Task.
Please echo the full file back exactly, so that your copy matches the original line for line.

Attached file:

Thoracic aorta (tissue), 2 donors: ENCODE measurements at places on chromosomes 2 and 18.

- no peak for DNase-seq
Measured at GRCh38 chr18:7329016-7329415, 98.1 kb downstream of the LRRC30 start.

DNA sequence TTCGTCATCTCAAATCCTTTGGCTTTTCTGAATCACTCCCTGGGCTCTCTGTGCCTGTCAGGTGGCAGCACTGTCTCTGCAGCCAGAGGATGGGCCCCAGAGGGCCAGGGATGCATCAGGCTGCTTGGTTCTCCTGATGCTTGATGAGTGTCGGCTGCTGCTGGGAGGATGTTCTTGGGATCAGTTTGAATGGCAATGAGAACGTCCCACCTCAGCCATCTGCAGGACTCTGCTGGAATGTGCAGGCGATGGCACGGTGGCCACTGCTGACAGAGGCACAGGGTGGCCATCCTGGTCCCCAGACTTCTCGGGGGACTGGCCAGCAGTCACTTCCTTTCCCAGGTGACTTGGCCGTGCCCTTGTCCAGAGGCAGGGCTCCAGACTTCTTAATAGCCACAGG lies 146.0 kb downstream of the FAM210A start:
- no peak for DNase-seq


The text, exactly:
Thoracic aorta (tissue), 2 donors: ENCODE measurements at places on chromosomes 2 and 18.

- no peak for DNase-seq
Measured at GRCh38 chr18:7329016-7329415, 98.1 kb downstream of the LRRC30 start.

DNA sequence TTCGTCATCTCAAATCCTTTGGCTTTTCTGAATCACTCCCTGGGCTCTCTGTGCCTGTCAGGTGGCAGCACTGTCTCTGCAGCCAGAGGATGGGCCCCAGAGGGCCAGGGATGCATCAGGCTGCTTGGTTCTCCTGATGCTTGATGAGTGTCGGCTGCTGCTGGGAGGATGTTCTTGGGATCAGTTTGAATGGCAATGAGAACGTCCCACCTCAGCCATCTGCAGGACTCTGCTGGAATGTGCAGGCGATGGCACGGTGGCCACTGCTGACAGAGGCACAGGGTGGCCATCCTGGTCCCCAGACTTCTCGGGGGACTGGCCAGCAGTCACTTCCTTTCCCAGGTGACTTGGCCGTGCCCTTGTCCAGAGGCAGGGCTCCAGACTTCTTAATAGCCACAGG lies 146.0 kb downstream of the FAM210A start:
- no peak for DNase-seq